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This Bud's For Them: Women Are Better Tasters

Posted: May 15, 1995

May 15, 1995

This Bud's For Them: Women Are Better Tasters

By Matt Kramer

Are women better wine tasters than men? My own experience in teaching wine classes leads me to reply: "Emphatically, yes." Since Mother's Day is soon to arrive, this is a good moment to note the superior ability of women as wine tasters. I cannot say that mothers, as a group, show any particular gift at wine tasting. But women as a group certainly do. I know this from 20 years of teaching wine.

But for those who prefer not to rely upon wine writers--an admirable instinct--science is marshaling evidence of women's superior tasting abilities. For example, the Clinical Smell and Taste Research Center of the University of Pennsylvania conducted a smell identification experiment involving 1,955 people ranging in age from 5 to 99. Among other things, the study revealed that women outperformed men as more acute in all age groups.

What's more, it has been discovered that not all of us are born with equal tasting abilities--at least as far as taste buds take us. Linda Bartoshuk, a professor at the Yale University School of Medicine, asserts that people can be divided into three groups: nontasters, regular tasters and supertasters.

Supertasters, she says, have more taste buds than others--as much as 100 times as many taste buds per square centimeter compared to a nontaster. It is strictly an inherited advantage. Roughly one-quarter of the population are supertasters. Another one-quarter are nontasters and the remaining half of the population are regular sorts. Bartoshuk reports that women generally have more taste buds than men. Then comes the clincher: Two-thirds of all the supertasters are women.

But everybody knows that wine tasting involves more than just taste buds, in the same way that music appreciation is more than just having a pair of what audio sorts call "golden ears."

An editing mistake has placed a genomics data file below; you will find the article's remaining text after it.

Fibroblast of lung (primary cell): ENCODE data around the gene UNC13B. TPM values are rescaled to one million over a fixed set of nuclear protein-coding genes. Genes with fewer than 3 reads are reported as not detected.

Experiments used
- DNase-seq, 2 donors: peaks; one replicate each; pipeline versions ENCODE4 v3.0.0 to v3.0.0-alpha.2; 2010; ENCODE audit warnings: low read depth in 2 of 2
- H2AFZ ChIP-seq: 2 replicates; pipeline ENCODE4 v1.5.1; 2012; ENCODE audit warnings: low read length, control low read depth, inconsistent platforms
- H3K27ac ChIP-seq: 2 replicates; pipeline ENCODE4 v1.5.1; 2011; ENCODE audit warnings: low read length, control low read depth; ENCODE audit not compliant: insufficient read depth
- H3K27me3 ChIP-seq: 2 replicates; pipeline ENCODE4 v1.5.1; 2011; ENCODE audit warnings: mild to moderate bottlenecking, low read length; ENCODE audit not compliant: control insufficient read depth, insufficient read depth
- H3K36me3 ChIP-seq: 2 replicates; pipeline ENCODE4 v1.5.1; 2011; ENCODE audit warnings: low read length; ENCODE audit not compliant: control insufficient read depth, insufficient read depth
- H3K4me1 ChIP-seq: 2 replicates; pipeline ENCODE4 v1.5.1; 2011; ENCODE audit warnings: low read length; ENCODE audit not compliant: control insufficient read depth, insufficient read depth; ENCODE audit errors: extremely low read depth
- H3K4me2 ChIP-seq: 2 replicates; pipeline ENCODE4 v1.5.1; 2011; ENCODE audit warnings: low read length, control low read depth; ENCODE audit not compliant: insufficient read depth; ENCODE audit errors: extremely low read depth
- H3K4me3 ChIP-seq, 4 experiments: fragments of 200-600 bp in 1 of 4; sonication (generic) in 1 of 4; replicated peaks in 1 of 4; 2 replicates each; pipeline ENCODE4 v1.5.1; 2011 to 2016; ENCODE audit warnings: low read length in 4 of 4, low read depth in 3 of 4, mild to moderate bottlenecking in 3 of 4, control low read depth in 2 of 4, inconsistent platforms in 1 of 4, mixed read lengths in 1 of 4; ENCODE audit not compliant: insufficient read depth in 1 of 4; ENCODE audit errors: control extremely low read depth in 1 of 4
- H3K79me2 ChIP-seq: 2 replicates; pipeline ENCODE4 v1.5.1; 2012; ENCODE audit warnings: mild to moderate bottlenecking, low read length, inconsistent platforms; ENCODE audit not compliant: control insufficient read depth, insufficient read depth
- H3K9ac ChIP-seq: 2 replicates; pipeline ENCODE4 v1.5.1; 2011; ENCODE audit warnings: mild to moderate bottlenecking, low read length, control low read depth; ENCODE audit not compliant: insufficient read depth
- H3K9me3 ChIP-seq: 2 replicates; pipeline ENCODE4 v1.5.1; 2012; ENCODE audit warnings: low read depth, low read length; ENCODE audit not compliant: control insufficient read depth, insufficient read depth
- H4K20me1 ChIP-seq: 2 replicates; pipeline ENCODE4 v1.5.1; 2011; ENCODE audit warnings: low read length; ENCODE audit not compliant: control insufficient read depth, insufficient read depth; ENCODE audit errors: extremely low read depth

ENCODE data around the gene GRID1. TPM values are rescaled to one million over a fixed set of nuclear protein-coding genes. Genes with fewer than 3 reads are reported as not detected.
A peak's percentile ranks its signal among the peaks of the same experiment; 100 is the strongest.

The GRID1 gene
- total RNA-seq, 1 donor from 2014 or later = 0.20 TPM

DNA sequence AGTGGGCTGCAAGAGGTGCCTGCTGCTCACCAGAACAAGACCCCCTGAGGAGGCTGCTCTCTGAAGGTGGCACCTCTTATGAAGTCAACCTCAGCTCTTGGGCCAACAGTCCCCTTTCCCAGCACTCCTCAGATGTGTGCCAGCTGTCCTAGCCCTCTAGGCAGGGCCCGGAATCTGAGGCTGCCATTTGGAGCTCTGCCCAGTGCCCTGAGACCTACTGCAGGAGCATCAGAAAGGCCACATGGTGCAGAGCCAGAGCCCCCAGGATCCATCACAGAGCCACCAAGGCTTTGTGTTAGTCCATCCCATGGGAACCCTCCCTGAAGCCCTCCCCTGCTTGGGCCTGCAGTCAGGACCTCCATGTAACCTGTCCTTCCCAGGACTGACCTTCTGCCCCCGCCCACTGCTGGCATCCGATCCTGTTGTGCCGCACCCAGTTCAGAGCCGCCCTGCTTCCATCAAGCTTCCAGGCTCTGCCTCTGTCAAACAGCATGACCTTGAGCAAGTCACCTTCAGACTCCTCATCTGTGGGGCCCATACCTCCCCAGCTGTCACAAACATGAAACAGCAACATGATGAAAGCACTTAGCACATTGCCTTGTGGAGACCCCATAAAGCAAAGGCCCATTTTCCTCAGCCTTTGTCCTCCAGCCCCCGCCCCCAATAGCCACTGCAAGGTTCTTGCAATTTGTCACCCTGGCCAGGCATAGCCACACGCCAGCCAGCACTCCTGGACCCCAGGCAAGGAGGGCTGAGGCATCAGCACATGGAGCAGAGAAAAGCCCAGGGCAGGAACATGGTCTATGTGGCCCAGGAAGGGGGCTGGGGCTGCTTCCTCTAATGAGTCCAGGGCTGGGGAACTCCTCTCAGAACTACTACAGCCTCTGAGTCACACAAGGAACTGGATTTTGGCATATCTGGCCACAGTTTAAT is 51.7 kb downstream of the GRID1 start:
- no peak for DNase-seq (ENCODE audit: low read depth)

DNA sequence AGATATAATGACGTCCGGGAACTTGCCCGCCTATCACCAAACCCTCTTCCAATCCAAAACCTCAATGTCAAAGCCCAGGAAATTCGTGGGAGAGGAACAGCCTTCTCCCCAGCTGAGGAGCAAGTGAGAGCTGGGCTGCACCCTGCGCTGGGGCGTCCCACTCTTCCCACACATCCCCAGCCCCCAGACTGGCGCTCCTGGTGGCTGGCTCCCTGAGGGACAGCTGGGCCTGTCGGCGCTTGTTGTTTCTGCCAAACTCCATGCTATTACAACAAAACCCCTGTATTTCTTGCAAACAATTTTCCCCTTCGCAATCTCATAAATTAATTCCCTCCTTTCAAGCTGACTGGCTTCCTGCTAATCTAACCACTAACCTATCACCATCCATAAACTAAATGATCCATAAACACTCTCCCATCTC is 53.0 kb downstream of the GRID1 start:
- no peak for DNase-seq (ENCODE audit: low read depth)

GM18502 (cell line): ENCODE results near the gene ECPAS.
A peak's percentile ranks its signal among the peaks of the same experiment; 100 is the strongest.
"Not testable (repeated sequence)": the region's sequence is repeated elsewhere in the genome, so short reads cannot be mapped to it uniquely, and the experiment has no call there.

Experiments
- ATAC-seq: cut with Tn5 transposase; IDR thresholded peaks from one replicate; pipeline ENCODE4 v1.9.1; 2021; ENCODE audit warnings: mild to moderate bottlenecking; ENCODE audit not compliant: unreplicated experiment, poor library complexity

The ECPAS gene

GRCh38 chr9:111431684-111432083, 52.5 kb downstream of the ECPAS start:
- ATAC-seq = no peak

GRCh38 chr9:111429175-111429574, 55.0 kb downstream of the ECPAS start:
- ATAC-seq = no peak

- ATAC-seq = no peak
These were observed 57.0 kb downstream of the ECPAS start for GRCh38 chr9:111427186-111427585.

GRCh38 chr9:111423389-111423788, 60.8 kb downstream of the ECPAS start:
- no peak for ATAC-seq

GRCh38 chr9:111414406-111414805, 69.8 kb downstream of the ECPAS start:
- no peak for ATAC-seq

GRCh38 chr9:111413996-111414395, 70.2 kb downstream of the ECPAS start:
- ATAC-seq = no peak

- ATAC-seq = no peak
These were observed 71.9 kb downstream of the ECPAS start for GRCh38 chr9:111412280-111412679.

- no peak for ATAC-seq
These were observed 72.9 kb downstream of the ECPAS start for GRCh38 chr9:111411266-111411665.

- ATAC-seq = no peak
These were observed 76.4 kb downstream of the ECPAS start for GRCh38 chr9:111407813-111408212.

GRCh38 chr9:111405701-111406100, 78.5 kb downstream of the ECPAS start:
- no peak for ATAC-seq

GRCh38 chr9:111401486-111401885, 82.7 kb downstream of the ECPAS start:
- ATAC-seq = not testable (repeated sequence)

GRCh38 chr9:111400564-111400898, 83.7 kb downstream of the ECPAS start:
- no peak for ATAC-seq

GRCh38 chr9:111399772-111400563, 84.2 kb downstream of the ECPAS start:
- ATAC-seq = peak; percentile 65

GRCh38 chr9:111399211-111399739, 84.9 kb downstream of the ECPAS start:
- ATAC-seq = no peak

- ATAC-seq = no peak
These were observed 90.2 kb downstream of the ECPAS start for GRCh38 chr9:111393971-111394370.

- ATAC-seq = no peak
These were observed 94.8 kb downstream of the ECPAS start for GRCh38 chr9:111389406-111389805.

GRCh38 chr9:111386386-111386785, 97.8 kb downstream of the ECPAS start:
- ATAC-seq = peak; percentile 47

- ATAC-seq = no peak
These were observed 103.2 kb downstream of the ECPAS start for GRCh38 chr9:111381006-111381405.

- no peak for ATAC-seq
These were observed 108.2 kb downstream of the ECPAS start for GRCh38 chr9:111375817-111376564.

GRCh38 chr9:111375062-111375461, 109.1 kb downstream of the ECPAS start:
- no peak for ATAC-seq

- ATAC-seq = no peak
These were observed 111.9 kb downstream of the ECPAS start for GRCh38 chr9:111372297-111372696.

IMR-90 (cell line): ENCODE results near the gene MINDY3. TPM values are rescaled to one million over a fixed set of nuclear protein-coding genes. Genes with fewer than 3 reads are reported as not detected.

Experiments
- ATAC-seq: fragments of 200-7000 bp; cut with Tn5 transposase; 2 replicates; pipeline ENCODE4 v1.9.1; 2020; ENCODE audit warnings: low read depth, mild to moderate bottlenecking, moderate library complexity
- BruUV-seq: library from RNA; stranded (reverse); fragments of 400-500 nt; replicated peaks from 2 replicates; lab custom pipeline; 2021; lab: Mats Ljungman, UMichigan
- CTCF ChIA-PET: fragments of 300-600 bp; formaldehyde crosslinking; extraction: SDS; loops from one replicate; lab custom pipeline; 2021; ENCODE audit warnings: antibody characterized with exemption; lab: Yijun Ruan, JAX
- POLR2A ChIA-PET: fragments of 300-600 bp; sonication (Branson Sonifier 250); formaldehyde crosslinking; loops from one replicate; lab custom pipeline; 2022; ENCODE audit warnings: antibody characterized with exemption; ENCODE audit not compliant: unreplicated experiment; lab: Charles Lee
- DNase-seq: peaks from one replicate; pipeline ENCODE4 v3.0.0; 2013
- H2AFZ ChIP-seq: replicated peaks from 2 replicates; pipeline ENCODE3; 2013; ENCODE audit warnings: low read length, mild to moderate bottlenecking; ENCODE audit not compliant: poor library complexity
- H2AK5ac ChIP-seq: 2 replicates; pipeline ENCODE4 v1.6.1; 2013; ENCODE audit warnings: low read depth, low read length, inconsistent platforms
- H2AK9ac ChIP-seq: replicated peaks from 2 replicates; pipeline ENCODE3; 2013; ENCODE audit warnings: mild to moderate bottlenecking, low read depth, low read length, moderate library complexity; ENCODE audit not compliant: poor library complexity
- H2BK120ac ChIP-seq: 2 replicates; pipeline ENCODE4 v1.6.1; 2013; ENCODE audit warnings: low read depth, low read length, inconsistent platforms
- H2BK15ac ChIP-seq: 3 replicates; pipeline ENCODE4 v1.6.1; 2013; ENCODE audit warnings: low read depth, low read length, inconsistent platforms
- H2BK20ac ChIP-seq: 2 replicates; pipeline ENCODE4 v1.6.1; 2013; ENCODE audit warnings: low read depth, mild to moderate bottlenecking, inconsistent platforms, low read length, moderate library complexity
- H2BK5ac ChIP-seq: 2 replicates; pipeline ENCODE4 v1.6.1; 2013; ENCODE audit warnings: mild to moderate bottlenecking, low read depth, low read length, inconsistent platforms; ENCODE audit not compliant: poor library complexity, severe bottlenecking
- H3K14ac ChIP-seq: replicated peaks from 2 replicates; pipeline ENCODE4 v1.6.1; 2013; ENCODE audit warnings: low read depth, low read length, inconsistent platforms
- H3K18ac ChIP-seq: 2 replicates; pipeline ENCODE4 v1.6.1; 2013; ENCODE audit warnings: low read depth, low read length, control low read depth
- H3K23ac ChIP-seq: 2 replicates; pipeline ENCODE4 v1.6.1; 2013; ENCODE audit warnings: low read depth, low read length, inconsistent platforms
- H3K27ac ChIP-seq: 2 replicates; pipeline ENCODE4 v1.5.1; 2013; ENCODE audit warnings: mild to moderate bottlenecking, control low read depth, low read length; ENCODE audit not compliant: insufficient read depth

I submit that what makes women better wine tasters than men is an early (and lifelong) training in matters of nuance. After all, fine wine is really just a collection of nuances. Many men have a hard time even grasping the notion of nuance, let along finding it in a glass of wine.

Take clothes, for example. The most profound aesthetic decision a man makes in the course of a day is choosing the tie to go with his shirt. And most men, once having decided upon a particular tie with a particular shirt, subsequently never vary from what quickly becomes a routine decision. Women, on the other hand, engage in a mind-boggling array of aesthetic decisions about look, fit, feel and smell just simply to get dressed and out of the house each morning. It's a daily training exercise in nuance.

Men tend to keep things simple to the point of mental oblivion. As a (male) fashion writer pointed out not long ago, boys learn from their fathers one way to knot a tie and one way to part their hair. They subsequently never learn a different tie knot and continue to part their hair the same way for the rest of their lives, never mind whether there's any hair left. Can you expect such creatures to naturally become astute wine tasters?

My ideal wine-tasting class would consist of female lawyers. Why? Because as women they are already advantaged and, as lawyers, they are trained to think analytically and also to express themselves with some precision. My nightmare class, in comparison, would be nothing but male engineers. They seem almost incapable of accepting something that cannot be pinned down to the satisfaction and verification of all observers. Nuance drives them nuts.

Actually, I do know an impressive number of men who are good wine tasters (and dressers). But I've met only a few who haven't had to work surprisingly hard at it. Granted, everyone--male or female--has to apply himself or herself to become knowledgeable about wine. Like basketball, sewing or auto repair, it takes exposure, opportunity, practice and keen interest. But men appear to have a tougher time grasping the nuances of fine wine than do women, at least at first. Eventually, the two groups become equal in ability. But the early advantage belongs to women.

Matt Kramer is the author of the "Making Sense" series of wine books.

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